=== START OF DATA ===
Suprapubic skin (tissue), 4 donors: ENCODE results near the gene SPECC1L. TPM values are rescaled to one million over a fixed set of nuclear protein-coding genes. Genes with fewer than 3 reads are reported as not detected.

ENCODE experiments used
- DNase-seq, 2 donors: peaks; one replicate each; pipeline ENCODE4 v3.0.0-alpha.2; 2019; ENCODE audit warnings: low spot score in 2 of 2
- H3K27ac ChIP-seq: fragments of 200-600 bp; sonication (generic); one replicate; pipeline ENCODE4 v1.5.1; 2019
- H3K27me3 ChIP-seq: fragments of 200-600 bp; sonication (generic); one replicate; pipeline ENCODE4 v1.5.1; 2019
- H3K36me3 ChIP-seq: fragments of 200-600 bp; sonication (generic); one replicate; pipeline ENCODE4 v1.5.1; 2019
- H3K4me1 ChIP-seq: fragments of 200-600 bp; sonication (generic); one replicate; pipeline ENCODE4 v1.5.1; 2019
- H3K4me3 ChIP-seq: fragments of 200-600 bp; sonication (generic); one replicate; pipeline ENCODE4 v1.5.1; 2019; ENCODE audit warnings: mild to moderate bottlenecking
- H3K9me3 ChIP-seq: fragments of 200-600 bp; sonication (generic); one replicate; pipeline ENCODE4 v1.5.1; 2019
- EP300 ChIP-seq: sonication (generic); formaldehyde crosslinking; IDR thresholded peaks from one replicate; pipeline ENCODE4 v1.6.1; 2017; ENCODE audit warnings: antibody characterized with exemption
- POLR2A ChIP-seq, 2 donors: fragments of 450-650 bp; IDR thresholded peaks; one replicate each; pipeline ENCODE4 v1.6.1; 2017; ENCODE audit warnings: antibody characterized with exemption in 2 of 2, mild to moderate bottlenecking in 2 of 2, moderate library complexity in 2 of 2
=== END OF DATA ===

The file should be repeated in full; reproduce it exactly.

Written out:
Suprapubic skin (tissue), 4 donors: ENCODE results near the gene SPECC1L. TPM values are rescaled to one million over a fixed set of nuclear protein-coding genes. Genes with fewer than 3 reads are reported as not detected.

ENCODE experiments used
- DNase-seq, 2 donors: peaks; one replicate each; pipeline ENCODE4 v3.0.0-alpha.2; 2019; ENCODE audit warnings: low spot score in 2 of 2
- H3K27ac ChIP-seq: fragments of 200-600 bp; sonication (generic); one replicate; pipeline ENCODE4 v1.5.1; 2019
- H3K27me3 ChIP-seq: fragments of 200-600 bp; sonication (generic); one replicate; pipeline ENCODE4 v1.5.1; 2019
- H3K36me3 ChIP-seq: fragments of 200-600 bp; sonication (generic); one replicate; pipeline ENCODE4 v1.5.1; 2019
- H3K4me1 ChIP-seq: fragments of 200-600 bp; sonication (generic); one replicate; pipeline ENCODE4 v1.5.1; 2019
- H3K4me3 ChIP-seq: fragments of 200-600 bp; sonication (generic); one replicate; pipeline ENCODE4 v1.5.1; 2019; ENCODE audit warnings: mild to moderate bottlenecking
- H3K9me3 ChIP-seq: fragments of 200-600 bp; sonication (generic); one replicate; pipeline ENCODE4 v1.5.1; 2019
- EP300 ChIP-seq: sonication (generic); formaldehyde crosslinking; IDR thresholded peaks from one replicate; pipeline ENCODE4 v1.6.1; 2017; ENCODE audit warnings: antibody characterized with exemption
- POLR2A ChIP-seq, 2 donors: fragments of 450-650 bp; IDR thresholded peaks; one replicate each; pipeline ENCODE4 v1.6.1; 2017; ENCODE audit warnings: antibody characterized with exemption in 2 of 2, mild to moderate bottlenecking in 2 of 2, moderate library complexity in 2 of 2